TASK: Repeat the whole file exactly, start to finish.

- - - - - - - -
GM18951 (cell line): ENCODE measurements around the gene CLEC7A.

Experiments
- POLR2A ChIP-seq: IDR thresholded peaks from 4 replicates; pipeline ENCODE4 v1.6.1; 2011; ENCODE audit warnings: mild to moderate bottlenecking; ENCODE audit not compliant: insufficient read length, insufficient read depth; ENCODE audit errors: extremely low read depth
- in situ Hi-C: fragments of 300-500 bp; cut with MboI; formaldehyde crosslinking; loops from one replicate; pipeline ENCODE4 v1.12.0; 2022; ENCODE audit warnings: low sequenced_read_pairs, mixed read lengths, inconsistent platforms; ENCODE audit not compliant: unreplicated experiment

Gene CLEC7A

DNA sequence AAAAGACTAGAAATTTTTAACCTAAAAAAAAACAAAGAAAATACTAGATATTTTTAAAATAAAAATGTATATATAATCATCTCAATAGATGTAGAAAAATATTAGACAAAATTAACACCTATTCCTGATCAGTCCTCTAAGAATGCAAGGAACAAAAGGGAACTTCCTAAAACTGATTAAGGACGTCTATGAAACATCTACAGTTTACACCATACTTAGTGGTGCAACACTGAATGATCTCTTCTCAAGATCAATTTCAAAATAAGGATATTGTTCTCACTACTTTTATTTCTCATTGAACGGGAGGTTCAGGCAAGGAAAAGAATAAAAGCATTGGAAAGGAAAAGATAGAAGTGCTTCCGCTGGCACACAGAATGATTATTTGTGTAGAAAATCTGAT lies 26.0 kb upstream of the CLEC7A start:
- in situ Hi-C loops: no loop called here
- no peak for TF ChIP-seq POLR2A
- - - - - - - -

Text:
GM18951 (cell line): ENCODE measurements around the gene CLEC7A.

Experiments
- POLR2A ChIP-seq: IDR thresholded peaks from 4 replicates; pipeline ENCODE4 v1.6.1; 2011; ENCODE audit warnings: mild to moderate bottlenecking; ENCODE audit not compliant: insufficient read length, insufficient read depth; ENCODE audit errors: extremely low read depth
- in situ Hi-C: fragments of 300-500 bp; cut with MboI; formaldehyde crosslinking; loops from one replicate; pipeline ENCODE4 v1.12.0; 2022; ENCODE audit warnings: low sequenced_read_pairs, mixed read lengths, inconsistent platforms; ENCODE audit not compliant: unreplicated experiment

Gene CLEC7A

DNA sequence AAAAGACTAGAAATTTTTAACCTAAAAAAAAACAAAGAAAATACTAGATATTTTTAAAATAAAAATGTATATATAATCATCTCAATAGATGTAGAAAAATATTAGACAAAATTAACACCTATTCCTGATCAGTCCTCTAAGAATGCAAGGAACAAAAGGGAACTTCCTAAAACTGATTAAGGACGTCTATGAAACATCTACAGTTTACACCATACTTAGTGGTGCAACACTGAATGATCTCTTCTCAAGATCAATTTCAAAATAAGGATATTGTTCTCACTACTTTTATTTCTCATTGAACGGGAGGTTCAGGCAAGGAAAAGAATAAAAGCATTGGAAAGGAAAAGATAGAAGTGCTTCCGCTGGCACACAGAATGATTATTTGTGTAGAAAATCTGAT lies 26.0 kb upstream of the CLEC7A start:
- in situ Hi-C loops: no loop called here
- no peak for TF ChIP-seq POLR2A